The four working groups tasked with finding solutions to ongoing stagnation within the international distribution sector reported back yesterday at the end of the Reality Check conference.
Some of the ideas had already been successfully actioned, such as to share resources for outreach and audience engagement among professional networks, but the majority of the ideas were applauded and deemed very workable in the future.
Prominent among these were two ideas which came from the Pan-African group, one to devise a production and distribution training program for African independent filmmakers to allow for maximum exploitation of content within non-African markets. The other is, one assumes, very realisable, namely to publish a newsletter or magazine to disseminate information about the African industry (and its output) to an international, professional audience.
Moderator Wendy Mitchell, a trade journalist as well as a programme manager at the British Council, conceded that African film industries have been poorly served in terms of news coverage, and therefore the publishing idea had much traction.
Reality Check Day 1
Day one of the IFFR Reality Check conference delivered a series of panels designed to lift the fog of uncertainty around current and future distribution methods and models.Read the report
Everybody agreed that film education at school level was a must both from a vocational perspective and in terms of media literacy, allowing children and youth to understand the images and messages they are being fed via all media. It was also suggested that film should be endemic across all curricula to add value to lessons in every discipline. Such policies are in place in South Africa, we were told, but not so successfully as the teachers themselves needed to be more fully immersed in the subject of cinema. The Durban International Film Festival is therefore launching an initiative in 2018 (in partnership with AFDA) to remedy this and "teach the teachers", said festival manager Chip Zhou.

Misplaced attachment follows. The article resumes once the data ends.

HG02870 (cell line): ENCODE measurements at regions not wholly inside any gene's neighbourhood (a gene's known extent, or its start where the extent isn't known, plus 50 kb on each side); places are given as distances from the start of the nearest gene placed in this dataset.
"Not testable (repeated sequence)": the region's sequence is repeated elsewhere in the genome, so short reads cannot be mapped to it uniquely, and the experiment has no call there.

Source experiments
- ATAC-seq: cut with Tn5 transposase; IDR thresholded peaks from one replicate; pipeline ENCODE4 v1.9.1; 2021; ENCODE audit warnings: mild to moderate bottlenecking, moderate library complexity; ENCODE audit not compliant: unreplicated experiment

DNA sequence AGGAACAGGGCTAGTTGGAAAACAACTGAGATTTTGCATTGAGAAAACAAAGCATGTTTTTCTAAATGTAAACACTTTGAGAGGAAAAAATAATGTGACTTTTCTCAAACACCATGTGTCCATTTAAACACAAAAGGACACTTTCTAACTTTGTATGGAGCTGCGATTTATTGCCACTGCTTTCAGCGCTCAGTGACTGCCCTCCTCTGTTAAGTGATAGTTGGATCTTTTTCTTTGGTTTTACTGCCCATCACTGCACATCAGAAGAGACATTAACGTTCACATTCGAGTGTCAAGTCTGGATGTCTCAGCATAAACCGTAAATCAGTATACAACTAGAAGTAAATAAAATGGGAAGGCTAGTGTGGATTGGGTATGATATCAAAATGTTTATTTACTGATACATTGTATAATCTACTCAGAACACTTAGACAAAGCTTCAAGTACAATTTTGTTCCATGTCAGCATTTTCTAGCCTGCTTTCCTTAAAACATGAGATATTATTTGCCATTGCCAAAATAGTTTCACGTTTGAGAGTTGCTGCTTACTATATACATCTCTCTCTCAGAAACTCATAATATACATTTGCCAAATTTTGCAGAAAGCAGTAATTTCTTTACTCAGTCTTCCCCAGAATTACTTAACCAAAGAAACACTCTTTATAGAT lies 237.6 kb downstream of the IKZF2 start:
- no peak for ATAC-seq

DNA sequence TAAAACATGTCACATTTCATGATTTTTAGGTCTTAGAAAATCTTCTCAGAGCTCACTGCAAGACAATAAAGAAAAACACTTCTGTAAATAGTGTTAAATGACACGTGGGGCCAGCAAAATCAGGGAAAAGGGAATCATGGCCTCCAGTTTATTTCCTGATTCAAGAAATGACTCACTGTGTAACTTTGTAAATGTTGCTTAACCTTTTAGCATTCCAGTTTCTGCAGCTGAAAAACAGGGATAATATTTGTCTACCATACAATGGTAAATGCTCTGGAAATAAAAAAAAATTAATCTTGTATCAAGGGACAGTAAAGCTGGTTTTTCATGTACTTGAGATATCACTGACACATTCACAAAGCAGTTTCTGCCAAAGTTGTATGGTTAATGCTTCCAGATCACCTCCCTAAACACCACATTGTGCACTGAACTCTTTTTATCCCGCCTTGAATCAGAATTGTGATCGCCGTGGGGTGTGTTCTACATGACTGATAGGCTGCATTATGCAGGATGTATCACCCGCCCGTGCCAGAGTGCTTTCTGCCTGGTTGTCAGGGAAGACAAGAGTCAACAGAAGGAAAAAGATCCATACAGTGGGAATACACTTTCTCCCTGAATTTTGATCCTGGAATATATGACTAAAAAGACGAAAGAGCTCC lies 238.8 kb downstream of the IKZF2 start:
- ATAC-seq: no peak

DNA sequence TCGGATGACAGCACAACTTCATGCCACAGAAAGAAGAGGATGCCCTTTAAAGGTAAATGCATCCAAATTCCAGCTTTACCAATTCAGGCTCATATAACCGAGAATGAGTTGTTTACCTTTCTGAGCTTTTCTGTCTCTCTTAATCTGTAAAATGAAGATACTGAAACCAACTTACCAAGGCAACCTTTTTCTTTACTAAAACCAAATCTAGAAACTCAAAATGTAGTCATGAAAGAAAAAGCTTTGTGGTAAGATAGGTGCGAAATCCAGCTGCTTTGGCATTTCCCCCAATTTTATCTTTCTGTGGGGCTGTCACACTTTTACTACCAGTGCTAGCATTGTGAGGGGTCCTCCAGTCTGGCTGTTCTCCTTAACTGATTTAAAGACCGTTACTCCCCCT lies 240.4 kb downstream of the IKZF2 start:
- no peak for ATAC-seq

The idea to engage future audiences at project pitch stage proved popular among conference attendees (especially with the suggested incentive of a CineMart Audience Prize), as did the idea for online festivals that allow viewers to rate films and guide programmers in their decisions.
The most animated pitch was for the creation of a diversity code for the assembly of panels, juries and selection committees. In terms of how to action this, Cinemathon's Erwin Schmidt struck home. "I don't think you need a large organisation to get this started. Why not just start in one place and then have it spread naturally, and if it is good enough for others to partner with..."
And where would be a good place for this to start, he was asked. He pointed to the IFFR floor at his feet.
The two day conference on film distribution. Read about the whole programme.read more
Commented Mitchell after the petitions were made: "There were even more ideas that we heard but had no time to discuss in the room, but it was amazing to hear twelve very concrete ideas that people can go away with today [that can] start affecting businesses and change the way we work. I think that the festival will digest some of these points of action… I think that it so important [when] there are so many big thoughts swirling around about inclusion and helping new filmmakers and creating the filmmakers of tomorrow, to actually have pragmatic points of action that we can leave with today is just great."
Added festival director Bero Beyer: "What we hoped for has happened, where a ton-load of great ideas came forward and people discussed things openly and in a multitude of ways, and started what we as a festival are sometimes trying ourselves to do, with our screenings in Harare, with IFFR live our own VOD platform, with all those collaborations, but which are never enough. It always takes many more people of whatever gender, whatever race, whatever background, whatever inspiration to come forward and to discuss these things openly. We call these people the humans of Planet IFFR, which is all of you."
Photo in header: Reality Check Day 2